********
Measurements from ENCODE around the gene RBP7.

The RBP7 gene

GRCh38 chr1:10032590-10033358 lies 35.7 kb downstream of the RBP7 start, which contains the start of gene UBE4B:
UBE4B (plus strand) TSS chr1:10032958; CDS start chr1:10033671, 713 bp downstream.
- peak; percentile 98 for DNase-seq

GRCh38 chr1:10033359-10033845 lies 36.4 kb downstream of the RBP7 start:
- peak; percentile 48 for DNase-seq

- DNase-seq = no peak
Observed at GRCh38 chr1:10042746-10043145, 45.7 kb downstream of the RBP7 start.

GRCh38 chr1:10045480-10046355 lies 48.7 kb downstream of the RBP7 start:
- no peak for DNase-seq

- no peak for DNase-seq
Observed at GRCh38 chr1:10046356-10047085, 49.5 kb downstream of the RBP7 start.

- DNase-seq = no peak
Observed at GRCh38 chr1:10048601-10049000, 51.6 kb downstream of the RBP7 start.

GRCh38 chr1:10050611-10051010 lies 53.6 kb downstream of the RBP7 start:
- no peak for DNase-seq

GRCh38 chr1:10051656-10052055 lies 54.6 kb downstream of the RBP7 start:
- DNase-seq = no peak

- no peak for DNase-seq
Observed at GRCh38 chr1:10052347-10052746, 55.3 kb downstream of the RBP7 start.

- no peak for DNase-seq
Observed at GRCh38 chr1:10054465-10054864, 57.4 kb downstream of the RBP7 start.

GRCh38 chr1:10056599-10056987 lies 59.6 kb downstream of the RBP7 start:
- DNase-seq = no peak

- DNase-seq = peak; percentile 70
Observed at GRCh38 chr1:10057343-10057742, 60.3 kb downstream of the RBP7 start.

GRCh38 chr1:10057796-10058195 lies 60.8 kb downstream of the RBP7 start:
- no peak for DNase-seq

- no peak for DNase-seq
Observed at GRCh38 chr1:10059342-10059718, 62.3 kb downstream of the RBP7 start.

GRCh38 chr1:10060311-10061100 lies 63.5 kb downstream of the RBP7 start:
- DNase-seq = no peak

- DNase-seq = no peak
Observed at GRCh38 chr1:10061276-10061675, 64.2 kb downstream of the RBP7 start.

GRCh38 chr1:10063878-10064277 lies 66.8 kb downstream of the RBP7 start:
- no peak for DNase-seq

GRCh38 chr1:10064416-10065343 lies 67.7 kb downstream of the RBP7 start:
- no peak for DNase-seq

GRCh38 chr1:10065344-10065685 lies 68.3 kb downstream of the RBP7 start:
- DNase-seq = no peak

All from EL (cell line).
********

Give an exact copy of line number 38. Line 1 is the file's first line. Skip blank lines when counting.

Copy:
GRCh38 chr1:10064416-10065343 lies 67.7 kb downstream of the RBP7 start: